[dropcap style="font-size:100px;color:#992211;"]S[/dropcap]ometimes we just have to state the obvious. Brexit is a bad idea. It has already split the country and gave voice to all manner of nasty beliefs once thought dead and buried.
It has already made life harder, more costly, for a country that’s had to put up with seven long years of government cuts. That’s even before we factor in how Brexit will wreck manufacturing, drive out foreign firms like Nissan, and gut our financial sector, which has propped up the UK since the 1980s.
So, racist, skint and cruel? Perhaps it is the spirit of the times. It will also diminish the UK on the world stage.
The Irish taoiseach has already proposed what, for Britain at least, had once been unthinkable – a united Ireland. The UK’s reputation as a world power, already long in doubt after the colonies had the good sense to kick us out, has been further diminished.
“When the ends justify the means,
every dark impulse finds its expression.”
The trade deals will not flood in. Our good name and influence were squandered just so the likes of Boris Johnson and David Davis can have jobs. Questions have been asked, not without justification, as to whether the UK should even keep its seat on the Security Council.
The end of its 71 year place on the International Court of Justice might be a harbinger of a far less important, much more obscure future. We will end up old, poor, and ignored, like the mad git at the end of the street who shouts at children for being too happy.
The Utopian Urge
Why, then, do so many Brexiters still stand by this total folly? In part, when one has bet the farm on a political position, it is hard to admit it has failed. Ask a Blairite.
For others, Brexit has become a magical blue passport to a happy (white) land where you can leave your back door open and the relentless flow of history will finally be called to a halt. This odd mix of nostalgia, derp and low bigotry does, of course, echo the rise of Trump and other far-right chancers across the world. But there is one other factor at play.
So why do so many “patriots” support Brexit? The truth is stark. When you believe in something to the point of zealotry, nothing else matters.
We see this all the time. Evangelical Christians want the Rapture. ISIS want a Caliphate. Pol Pot sought Year Zero. Hitler drew up ever more outlandish schemes in der fuhrerbunker, even as the Soviets parked their tanks down the strasse. Silicon Valley nerds still believe in the libertarian trainwreck that is social media… It all comes from the same place – an avid belief in a utopian ideal has rendered them not just blinkered, but nihilistic.
This is not hyperbole. Fundamentalist Christians in Alabama were more than happy to come out and vote in droves for alleged sex case and avowed racist Roy Moore. It was one step closer to God’s Kingdom.
Likewise with their support for Trump, a man who would surely burst into flames if he ever walked into a church. All other considerations were cast aside. Common decency. Pragmatism. Reason.
Which brings us neatly to Brexit. It is clear that many Brexiteers have no interest in the social cost of their mad scheme. The giddy-headed dogma and wide eyed zeal of the goal is enough.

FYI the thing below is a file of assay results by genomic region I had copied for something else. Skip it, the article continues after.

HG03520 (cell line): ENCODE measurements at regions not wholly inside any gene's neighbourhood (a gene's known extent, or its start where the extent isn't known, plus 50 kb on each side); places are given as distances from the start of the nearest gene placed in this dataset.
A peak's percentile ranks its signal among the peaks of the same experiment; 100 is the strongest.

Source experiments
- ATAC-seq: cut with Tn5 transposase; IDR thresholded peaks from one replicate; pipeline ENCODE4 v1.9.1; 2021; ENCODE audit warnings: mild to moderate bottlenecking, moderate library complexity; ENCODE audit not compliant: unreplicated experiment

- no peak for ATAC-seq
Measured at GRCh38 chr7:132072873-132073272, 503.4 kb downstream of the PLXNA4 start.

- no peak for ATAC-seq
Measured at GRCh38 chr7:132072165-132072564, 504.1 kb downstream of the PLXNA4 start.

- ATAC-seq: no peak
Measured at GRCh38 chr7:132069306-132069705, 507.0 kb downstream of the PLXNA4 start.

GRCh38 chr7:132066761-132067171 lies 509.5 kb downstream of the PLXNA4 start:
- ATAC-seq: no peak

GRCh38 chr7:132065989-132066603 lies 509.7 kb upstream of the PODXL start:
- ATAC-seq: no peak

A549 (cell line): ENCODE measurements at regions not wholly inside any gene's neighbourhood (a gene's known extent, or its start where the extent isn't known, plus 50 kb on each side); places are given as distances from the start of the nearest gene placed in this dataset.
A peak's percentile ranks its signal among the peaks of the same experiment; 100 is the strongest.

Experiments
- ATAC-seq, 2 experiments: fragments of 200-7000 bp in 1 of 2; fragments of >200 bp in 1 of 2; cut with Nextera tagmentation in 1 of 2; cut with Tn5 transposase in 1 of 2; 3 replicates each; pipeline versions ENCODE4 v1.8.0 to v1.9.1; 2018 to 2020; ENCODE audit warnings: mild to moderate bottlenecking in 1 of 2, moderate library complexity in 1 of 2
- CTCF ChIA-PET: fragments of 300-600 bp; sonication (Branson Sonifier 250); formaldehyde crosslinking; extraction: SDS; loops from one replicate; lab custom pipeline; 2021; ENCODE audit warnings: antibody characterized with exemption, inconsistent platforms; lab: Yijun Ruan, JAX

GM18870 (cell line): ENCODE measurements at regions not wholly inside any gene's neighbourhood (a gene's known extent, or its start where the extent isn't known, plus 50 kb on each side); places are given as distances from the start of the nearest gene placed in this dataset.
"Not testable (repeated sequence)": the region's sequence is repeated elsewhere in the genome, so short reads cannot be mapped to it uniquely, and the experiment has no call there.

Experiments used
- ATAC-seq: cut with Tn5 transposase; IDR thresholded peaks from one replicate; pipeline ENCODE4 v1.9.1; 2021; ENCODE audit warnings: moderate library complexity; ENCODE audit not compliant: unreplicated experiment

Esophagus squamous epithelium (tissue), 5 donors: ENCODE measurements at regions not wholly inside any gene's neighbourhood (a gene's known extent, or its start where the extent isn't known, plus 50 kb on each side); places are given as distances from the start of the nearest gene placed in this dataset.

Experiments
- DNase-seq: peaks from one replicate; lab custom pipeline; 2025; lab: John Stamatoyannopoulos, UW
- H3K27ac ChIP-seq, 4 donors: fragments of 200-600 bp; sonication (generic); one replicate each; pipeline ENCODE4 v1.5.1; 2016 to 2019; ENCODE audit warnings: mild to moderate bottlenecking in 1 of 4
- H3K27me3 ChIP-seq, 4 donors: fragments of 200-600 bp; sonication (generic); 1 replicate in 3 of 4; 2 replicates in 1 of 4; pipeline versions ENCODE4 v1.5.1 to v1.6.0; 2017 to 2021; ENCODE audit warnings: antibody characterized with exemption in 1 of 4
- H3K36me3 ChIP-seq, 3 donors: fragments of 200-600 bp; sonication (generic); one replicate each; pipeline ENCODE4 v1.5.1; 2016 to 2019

True, they can rationalise it to themselves with the promise of ‘restored sovereignty’ and ‘control over our borders’ (neither of which we ever lost in the first place), and some Blimpish dream of ruling the waves once more. But the urge is a kind of kamikaze postmodernism. The goal must be achieved at any cost.
Who cares if Northern Ireland tears itself apart or young people lose the chance to find work and education on the continent? Who cares if Britain gets poorer and ever more isolated, chlorinated chicken gives us the runs and some Polish bloke gets kicked to death down a side alley? We are once again a free, sovereign nation! Whatever that means.
‘From The Mouths of Berks…’
There is no surer proof of this than the words and deeds of the key Brexiteers themselves. Boris Johnson and Daniel Hannan’s blatant lies. Gove’s disdain for knowledge. Kate Hoey’s odd belief that the Commonwealth will run to our rescue. Nigel Farage’s many, many indecencies. Jacob Rees-Mogg’s gimpish absolutism.
Or how Theresa May moved from Remain to Leave en route to Downing Street, with a sheer contempt for ‘citizens of nowhere’ and a cavalier sneer towards truth and empathy. Like James Hogg’s Justified Sinner, they drive down the highway to hell with a big antinomian grin on their faces. When the ends justify the means, every dark impulse finds its expression.
“So, racist, skint and cruel?
Perhaps it is the spirit of the times.”
The patriotism of Brexiteers is suspect at the best of times. You can’t wrap yourself in the Union Flag and set fire to it at the same time. But it is also a cover for something darker.
The Brexit hardliners don’t care about Britain, about you or I, about anything other than the fulfilment of their dogma. They will lead their followers off a cliff and drag the rest of us down for good measure.
It is of course good to have something you are willing to fight for. But that does not give us the right to sacrifice others. Least of all, for a one-way ticket to 1972, and Britannia on its knees, begging for a mercy it has never saw fit to render.
Foreground image by tao lin @ Flickr. Used and modified under the terms of the Attribution 2.0 Generic (CC BY 2.0) licence.
Background image by Nicolas Raymond @ Flickr. Used and modified under the terms of the Attribution 2.0 Generic (CC BY 2.0) licence.
Alexander Hay is a writer and polemicist based online and in print.